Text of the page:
Business owners and CEOs always ask, “what types of missed opportunities does a PRISM assessment find?”.
The truth is that even two companies in the exact same market niche have very different business challenges, so while a PRISM assessment is quite possibly the best tool for finding a management team’s undetected revenue and profit improvement opportunities, I can’t say what missed opportunities it will find in your business. That’s the point of the assessment. I can, however, categorize the many root causes we commonly find. Here are 10 that immediately come to mind:
1. Stale strategies
I think business strategies should carry a disclaimer like those you see on investment products: “past performance does not guarantee future returns”.
Management experience and ability to make educated guesses are assets, especially for younger companies, but missed demand shifts or competitor gains mean its time (actually, past time) to revisit old assumptions and invest in research. Research can be costly, but assumptions are almost always more costly.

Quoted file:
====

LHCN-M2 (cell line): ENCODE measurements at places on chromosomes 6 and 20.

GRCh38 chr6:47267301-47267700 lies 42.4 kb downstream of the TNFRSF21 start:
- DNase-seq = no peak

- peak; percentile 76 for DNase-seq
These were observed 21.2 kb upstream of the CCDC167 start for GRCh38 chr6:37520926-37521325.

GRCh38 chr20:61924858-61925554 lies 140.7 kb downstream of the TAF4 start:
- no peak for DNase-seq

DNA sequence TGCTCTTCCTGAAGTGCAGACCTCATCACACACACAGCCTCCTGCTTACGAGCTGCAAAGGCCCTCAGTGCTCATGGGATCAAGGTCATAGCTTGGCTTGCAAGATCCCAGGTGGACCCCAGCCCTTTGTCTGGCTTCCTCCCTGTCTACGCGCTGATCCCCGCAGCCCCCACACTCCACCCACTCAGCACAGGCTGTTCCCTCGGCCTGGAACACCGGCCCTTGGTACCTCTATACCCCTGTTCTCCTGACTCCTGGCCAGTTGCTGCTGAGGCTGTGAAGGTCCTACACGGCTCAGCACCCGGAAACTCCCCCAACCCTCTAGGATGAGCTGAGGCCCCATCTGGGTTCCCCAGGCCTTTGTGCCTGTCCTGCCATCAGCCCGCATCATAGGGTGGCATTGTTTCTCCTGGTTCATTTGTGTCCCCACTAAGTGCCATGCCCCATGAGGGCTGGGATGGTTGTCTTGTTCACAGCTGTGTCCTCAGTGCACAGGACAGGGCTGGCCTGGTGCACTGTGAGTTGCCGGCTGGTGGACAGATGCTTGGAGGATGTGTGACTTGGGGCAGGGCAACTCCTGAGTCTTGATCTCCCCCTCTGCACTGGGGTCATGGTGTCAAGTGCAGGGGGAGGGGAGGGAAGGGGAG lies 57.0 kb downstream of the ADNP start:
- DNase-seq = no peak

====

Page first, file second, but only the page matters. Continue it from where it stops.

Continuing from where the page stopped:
It’s also worth re-evaluating your strategic planning process which let these problems through your front door in the first place. Having worked with management teams who are shifting from guesswork to more rigorous planning, it’s far more effective when process changes are defined and the need for them is communicated.
2. Lacking knowledge of competitors or ineffectively applying that knowledge
The tricky thing about competitor insights is that there needs to be a deliberate internal effort to not only acquire those insights but also to apply them, or their value is drastically reduced. While this may seem obvious, a quick look at what this requires shows that there are many possible failure points.
- First, collect insights using internal and external sources. The tactics vary, but generally, you’re looking for information that can be treated as factual and unbiased.